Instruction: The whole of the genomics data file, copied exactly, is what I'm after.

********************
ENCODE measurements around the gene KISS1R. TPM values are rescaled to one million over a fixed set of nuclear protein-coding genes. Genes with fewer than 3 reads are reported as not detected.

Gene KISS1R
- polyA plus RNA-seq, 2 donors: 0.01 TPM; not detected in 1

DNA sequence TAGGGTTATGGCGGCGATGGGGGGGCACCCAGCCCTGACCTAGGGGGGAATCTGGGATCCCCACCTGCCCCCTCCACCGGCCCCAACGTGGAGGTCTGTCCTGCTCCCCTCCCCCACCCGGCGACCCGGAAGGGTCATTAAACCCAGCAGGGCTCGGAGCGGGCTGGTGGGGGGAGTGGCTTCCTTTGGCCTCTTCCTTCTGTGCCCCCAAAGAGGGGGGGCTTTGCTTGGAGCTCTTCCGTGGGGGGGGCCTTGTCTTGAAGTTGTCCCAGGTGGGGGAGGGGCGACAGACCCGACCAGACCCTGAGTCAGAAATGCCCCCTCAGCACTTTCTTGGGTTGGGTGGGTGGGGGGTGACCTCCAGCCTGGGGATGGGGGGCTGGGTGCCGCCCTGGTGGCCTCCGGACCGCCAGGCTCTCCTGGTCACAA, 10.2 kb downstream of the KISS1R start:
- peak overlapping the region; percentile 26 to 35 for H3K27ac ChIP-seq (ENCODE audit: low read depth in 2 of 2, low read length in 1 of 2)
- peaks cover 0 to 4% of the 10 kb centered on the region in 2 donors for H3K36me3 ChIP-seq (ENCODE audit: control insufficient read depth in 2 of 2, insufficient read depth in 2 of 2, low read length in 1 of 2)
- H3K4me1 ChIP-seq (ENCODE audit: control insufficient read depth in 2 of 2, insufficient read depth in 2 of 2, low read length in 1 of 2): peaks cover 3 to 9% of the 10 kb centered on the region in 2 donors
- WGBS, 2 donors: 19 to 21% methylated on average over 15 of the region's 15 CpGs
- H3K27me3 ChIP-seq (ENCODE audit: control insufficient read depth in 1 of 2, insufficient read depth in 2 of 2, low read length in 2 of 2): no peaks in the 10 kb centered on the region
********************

ENCODE measurements around the gene KISS1R. TPM values are rescaled to one million over a fixed set of nuclear protein-coding genes. Genes with fewer than 3 reads are reported as not detected.

Gene KISS1R
- polyA plus RNA-seq, 2 donors: 0.01 TPM; not detected in 1

DNA sequence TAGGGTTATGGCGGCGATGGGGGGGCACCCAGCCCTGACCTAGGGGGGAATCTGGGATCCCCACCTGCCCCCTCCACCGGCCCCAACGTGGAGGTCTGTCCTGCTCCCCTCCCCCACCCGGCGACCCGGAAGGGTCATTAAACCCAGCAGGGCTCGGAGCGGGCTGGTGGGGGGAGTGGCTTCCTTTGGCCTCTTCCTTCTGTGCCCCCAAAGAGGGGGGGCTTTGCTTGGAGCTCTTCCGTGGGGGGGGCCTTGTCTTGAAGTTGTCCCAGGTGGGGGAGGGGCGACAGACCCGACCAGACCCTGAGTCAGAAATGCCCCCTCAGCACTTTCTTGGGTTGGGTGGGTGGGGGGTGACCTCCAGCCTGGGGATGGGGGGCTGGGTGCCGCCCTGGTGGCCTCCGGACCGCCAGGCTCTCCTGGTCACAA, 10.2 kb downstream of the KISS1R start:
- peak overlapping the region; percentile 26 to 35 for H3K27ac ChIP-seq (ENCODE audit: low read depth in 2 of 2, low read length in 1 of 2)
- peaks cover 0 to 4% of the 10 kb centered on the region in 2 donors for H3K36me3 ChIP-seq (ENCODE audit: control insufficient read depth in 2 of 2, insufficient read depth in 2 of 2, low read length in 1 of 2)
- H3K4me1 ChIP-seq (ENCODE audit: control insufficient read depth in 2 of 2, insufficient read depth in 2 of 2, low read length in 1 of 2): peaks cover 3 to 9% of the 10 kb centered on the region in 2 donors
- WGBS, 2 donors: 19 to 21% methylated on average over 15 of the region's 15 CpGs
- H3K27me3 ChIP-seq (ENCODE audit: control insufficient read depth in 1 of 2, insufficient read depth in 2 of 2, low read length in 2 of 2): no peaks in the 10 kb centered on the region